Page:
Guest post by Maddie Atkins
Water and wastewater infrastructure needs in the US continue to grow. The EPA Drinking Water Needs Survey and Clean Watershed Needs Survey estimate that a combined $655 billion in water and wastewater infrastructure investment is needed nationwide over the next 20 years. In North Carolina over the next 20 years, estimates of water system capital costs range between $10 and $15 billion, and wastewater system needs range from $7 to $11 billion. As utilities raise capital to make infrastructure improvements, most turn to debt as an instrument to fund projects. As of the end of fiscal year 2017, local government utilities in North Carolina have $8.3 billion in outstanding water and wastewater debt.
The White House’s Legislative Outline for Rebuilding Infrastructure in America, which was released early this year, outlines the President’s proposed steps to encourage increased state, local, and private investment in infrastructure. And though you’ve probably heard a lot about it, chances are you haven’t had the time to read and reflect on the 55 page document. So what might the President’s plan mean for infrastructure in your community? While the plan outlines programs for infrastructure of all sectors, this post provides a quick overview of the four proposed programs with relevance to water infrastructure.
Guest Post by Shane Hoffman
The water industry is entering a period of increasing costs and declining consumption. Inflationary costs for water utilities are far outpacing normal inflationary costs as measured by the All Items Consumer Price Index (CPI). The need to replace aging infrastructure such as distribution mains and treatment facilities is expected to increase dramatically in the future. Further, in recent years water-saving devices and appliances coupled with increased awareness of conservation have decreased indoor and irrigation-related consumption. These two factors lead to lower revenue and higher costs over the long term. Given these trends, many utilities will need to pass rate increases to ensure financial stability and continued delivery of safe, high quality water. But success in rate increases isn’t always easy: to accomplish this, water utilities will need to develop a comprehensive strategy involving the areas of planning, policy, and communication.
Guest post by Urooj Amjad
Accurately identifying vulnerable groups and their commitment to pay, or incapacity to pay, is a timeless challenge in household water services. When consumers pay for household water service delivery, they are paying for the water, its delivery to their home, the infrastructure used in delivery, and the maintenance of supply and safety of their water. And depending on the water utility, sewerage charges are also calculated based on the water used. Similarly, the water provider depends on revenue from consumers for maintaining its services to be financially sustainable and aligned with public health standards.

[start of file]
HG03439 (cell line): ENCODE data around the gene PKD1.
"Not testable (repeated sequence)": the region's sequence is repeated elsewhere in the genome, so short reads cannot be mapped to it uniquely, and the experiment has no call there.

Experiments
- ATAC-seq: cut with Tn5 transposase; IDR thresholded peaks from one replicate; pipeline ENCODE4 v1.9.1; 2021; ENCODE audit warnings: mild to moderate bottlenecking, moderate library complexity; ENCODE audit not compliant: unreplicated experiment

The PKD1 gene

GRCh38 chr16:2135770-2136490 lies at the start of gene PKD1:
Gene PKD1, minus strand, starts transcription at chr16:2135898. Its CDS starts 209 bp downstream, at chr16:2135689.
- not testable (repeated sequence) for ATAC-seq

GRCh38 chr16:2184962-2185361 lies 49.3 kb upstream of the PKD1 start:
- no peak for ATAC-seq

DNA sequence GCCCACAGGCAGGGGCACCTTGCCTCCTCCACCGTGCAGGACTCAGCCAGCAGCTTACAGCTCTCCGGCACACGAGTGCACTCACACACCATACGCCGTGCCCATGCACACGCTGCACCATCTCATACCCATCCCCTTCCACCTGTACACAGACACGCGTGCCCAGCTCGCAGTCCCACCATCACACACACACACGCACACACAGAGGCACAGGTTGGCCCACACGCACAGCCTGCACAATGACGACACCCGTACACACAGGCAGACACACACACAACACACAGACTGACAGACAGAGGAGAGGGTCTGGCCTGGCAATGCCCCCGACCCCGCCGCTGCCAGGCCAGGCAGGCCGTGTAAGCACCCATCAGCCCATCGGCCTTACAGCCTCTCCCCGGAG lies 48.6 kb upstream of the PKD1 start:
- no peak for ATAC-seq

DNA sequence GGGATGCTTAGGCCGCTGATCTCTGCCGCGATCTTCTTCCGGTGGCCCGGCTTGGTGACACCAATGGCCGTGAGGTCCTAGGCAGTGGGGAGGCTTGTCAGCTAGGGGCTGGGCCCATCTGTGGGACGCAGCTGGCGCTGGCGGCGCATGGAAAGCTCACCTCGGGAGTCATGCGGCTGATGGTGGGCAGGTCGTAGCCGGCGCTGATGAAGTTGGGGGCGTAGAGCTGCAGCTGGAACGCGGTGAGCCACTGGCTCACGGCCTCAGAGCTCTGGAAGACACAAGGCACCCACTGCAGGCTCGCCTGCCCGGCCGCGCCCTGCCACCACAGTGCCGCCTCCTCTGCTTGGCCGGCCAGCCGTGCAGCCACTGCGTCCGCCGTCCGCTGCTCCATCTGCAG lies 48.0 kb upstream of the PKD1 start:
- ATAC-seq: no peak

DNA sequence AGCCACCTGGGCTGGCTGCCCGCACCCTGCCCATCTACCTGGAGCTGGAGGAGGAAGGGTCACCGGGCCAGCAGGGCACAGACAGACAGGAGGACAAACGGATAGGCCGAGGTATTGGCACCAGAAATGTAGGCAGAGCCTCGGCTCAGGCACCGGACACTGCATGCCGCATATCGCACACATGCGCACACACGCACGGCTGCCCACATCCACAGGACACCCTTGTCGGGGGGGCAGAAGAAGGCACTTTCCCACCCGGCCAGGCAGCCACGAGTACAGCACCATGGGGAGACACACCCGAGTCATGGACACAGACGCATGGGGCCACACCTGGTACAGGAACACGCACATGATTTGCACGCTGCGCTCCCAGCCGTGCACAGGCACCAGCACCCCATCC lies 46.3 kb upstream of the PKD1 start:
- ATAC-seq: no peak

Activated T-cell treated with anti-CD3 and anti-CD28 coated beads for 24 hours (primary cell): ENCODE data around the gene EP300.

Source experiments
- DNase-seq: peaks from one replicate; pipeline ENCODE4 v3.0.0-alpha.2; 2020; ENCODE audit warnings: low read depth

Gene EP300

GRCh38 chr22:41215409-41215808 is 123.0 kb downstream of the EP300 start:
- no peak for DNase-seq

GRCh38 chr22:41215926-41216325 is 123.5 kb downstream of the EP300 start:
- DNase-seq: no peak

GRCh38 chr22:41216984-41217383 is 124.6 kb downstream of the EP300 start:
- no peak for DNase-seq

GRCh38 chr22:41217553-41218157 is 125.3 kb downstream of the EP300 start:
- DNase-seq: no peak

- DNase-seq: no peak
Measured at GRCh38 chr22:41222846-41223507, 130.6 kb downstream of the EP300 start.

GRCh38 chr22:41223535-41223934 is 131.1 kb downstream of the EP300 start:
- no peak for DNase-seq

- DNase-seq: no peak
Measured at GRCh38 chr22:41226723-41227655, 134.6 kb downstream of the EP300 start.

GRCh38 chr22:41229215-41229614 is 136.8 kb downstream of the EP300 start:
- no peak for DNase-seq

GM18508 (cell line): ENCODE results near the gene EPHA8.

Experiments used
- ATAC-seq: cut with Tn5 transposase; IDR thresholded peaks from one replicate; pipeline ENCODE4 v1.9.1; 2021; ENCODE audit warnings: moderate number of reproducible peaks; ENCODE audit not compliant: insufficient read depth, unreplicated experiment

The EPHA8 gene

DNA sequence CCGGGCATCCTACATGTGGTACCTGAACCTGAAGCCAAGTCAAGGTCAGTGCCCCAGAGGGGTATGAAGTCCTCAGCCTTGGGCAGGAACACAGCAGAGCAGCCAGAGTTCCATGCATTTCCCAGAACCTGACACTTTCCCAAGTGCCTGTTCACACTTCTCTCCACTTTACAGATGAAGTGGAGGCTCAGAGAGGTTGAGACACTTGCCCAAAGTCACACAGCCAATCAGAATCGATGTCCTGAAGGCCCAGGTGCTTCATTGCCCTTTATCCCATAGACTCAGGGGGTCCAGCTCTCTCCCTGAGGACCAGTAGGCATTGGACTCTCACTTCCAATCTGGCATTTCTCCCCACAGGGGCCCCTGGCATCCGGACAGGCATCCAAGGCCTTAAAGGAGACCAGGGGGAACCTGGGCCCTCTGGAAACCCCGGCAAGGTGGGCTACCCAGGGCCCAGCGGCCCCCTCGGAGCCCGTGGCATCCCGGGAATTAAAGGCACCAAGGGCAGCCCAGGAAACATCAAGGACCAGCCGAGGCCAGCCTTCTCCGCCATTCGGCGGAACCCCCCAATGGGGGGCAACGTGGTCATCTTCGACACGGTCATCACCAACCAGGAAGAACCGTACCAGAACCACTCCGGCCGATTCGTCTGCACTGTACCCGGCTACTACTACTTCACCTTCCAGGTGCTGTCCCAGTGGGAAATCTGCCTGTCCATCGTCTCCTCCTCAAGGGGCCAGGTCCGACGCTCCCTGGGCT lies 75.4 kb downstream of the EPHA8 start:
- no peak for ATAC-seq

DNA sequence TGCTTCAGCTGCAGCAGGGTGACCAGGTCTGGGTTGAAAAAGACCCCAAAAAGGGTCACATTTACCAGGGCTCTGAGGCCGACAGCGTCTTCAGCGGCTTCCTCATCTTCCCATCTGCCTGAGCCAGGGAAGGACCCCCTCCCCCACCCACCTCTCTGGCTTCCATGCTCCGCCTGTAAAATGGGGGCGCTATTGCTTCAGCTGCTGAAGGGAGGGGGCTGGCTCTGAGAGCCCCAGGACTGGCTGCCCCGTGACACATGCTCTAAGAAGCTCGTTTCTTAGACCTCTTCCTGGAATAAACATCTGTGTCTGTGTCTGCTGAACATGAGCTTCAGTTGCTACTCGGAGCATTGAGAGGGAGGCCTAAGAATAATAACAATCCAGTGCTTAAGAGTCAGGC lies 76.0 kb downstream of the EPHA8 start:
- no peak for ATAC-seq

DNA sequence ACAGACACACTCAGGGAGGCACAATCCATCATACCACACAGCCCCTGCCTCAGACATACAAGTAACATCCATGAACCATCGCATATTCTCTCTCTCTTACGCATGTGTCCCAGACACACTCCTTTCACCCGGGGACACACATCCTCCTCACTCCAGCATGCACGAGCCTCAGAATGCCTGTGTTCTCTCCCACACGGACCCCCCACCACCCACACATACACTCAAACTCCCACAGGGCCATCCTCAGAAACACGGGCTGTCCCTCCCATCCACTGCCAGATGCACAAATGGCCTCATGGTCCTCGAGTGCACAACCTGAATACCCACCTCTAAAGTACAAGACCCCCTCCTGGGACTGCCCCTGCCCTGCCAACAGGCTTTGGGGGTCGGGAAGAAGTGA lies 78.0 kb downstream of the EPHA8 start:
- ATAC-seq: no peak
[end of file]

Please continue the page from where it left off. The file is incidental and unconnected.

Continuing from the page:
However, not all households have consistent or sufficient income to pay for their water bill among other utilities, housing, and living costs. Adding to the challenge, some households may not perceive the quality of the water or its volume to be sufficient to fully pay their bills or on time. Some water utilities may already have a plan for supporting their most vulnerable consumers, or are exploring how to enhance existing plans. Strategies for identifying who are willing and able to pay could include:
Guest post by Amanda Sear, Research Assistant, Duke Carbon Offsets Initiative
As the temperature starts rising outside, energy bills can trend skyward as well. In the summer and winter, insufficient insulation and poor weatherization can make houses leak cool and warm air almost as quickly as it is generated. While many people are aware that home energy efficiency improvements can lower utility bills, investments in energy efficiency retrofits are not every homeowner’s priority.
In the interest of encouraging its employees to invest in energy efficiency projects, in 2012, Duke University began a five-year effort to identify the barriers that prevent homeowners from retrofitting their homes and determine the best strategies to overcome them. This culminated in an energy efficiency pilot program aimed to help Duke employees complete energy efficiency home retrofits and track reductions in energy use and carbon emissions. The Environmental Finance Center at UNC provided financial advisory and program management support for this pilot program and collaborated with DCOI on the final evaluation of the program.
The full report, which evaluates the results of Duke’s pilot program and makes recommendations for Duke and other employers implementing employee-based energy efficiency programs, can be found here.